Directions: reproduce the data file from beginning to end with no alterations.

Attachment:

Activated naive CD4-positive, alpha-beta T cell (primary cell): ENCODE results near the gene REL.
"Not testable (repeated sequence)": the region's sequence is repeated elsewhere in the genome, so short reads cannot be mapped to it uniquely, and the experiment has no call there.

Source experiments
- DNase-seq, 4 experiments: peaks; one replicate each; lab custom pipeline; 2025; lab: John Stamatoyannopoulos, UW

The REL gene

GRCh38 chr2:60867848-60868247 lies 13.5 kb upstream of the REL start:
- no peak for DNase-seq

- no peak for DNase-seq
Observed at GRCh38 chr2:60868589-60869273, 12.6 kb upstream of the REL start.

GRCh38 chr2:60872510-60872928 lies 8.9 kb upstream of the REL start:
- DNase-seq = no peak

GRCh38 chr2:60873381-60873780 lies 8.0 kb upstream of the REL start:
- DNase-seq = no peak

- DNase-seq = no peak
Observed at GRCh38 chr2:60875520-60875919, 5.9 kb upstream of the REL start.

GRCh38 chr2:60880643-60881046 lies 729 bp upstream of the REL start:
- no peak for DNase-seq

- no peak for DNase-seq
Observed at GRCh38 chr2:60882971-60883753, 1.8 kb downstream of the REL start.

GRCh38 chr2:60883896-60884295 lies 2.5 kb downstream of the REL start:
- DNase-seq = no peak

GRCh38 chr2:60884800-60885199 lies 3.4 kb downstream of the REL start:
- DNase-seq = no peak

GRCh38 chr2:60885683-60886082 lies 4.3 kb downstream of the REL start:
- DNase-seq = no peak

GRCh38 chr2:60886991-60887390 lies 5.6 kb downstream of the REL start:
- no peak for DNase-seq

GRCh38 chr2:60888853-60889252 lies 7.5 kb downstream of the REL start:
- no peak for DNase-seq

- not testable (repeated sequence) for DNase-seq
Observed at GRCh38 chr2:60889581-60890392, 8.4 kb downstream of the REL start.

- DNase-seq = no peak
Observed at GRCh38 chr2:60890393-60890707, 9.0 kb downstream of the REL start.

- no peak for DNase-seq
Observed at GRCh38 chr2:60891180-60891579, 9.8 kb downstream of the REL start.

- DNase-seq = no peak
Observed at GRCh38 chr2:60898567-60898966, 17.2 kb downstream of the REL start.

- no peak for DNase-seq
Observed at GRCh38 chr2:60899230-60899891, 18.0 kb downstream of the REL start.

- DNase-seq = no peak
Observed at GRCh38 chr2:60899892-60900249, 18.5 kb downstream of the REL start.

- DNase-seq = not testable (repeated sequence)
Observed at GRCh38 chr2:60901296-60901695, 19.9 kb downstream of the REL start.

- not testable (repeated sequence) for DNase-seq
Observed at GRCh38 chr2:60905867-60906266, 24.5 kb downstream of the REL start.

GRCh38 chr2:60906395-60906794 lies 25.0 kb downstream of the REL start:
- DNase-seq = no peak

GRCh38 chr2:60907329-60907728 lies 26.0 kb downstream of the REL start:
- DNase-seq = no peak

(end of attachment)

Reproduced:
Activated naive CD4-positive, alpha-beta T cell (primary cell): ENCODE results near the gene REL.
"Not testable (repeated sequence)": the region's sequence is repeated elsewhere in the genome, so short reads cannot be mapped to it uniquely, and the experiment has no call there.

Source experiments
- DNase-seq, 4 experiments: peaks; one replicate each; lab custom pipeline; 2025; lab: John Stamatoyannopoulos, UW

The REL gene

GRCh38 chr2:60867848-60868247 lies 13.5 kb upstream of the REL start:
- no peak for DNase-seq

- no peak for DNase-seq
Observed at GRCh38 chr2:60868589-60869273, 12.6 kb upstream of the REL start.

GRCh38 chr2:60872510-60872928 lies 8.9 kb upstream of the REL start:
- DNase-seq = no peak

GRCh38 chr2:60873381-60873780 lies 8.0 kb upstream of the REL start:
- DNase-seq = no peak

- DNase-seq = no peak
Observed at GRCh38 chr2:60875520-60875919, 5.9 kb upstream of the REL start.

GRCh38 chr2:60880643-60881046 lies 729 bp upstream of the REL start:
- no peak for DNase-seq

- no peak for DNase-seq
Observed at GRCh38 chr2:60882971-60883753, 1.8 kb downstream of the REL start.

GRCh38 chr2:60883896-60884295 lies 2.5 kb downstream of the REL start:
- DNase-seq = no peak

GRCh38 chr2:60884800-60885199 lies 3.4 kb downstream of the REL start:
- DNase-seq = no peak

GRCh38 chr2:60885683-60886082 lies 4.3 kb downstream of the REL start:
- DNase-seq = no peak

GRCh38 chr2:60886991-60887390 lies 5.6 kb downstream of the REL start:
- no peak for DNase-seq

GRCh38 chr2:60888853-60889252 lies 7.5 kb downstream of the REL start:
- no peak for DNase-seq

- not testable (repeated sequence) for DNase-seq
Observed at GRCh38 chr2:60889581-60890392, 8.4 kb downstream of the REL start.

- DNase-seq = no peak
Observed at GRCh38 chr2:60890393-60890707, 9.0 kb downstream of the REL start.

- no peak for DNase-seq
Observed at GRCh38 chr2:60891180-60891579, 9.8 kb downstream of the REL start.

- DNase-seq = no peak
Observed at GRCh38 chr2:60898567-60898966, 17.2 kb downstream of the REL start.

- no peak for DNase-seq
Observed at GRCh38 chr2:60899230-60899891, 18.0 kb downstream of the REL start.

- DNase-seq = no peak
Observed at GRCh38 chr2:60899892-60900249, 18.5 kb downstream of the REL start.

- DNase-seq = not testable (repeated sequence)
Observed at GRCh38 chr2:60901296-60901695, 19.9 kb downstream of the REL start.

- not testable (repeated sequence) for DNase-seq
Observed at GRCh38 chr2:60905867-60906266, 24.5 kb downstream of the REL start.

GRCh38 chr2:60906395-60906794 lies 25.0 kb downstream of the REL start:
- DNase-seq = no peak

GRCh38 chr2:60907329-60907728 lies 26.0 kb downstream of the REL start:
- DNase-seq = no peak